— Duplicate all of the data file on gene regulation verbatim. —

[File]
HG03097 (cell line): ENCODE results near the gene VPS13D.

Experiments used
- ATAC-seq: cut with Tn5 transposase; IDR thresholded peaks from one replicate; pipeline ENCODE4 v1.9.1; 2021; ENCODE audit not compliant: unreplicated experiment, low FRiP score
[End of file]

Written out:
HG03097 (cell line): ENCODE results near the gene VPS13D.

Experiments used
- ATAC-seq: cut with Tn5 transposase; IDR thresholded peaks from one replicate; pipeline ENCODE4 v1.9.1; 2021; ENCODE audit not compliant: unreplicated experiment, low FRiP score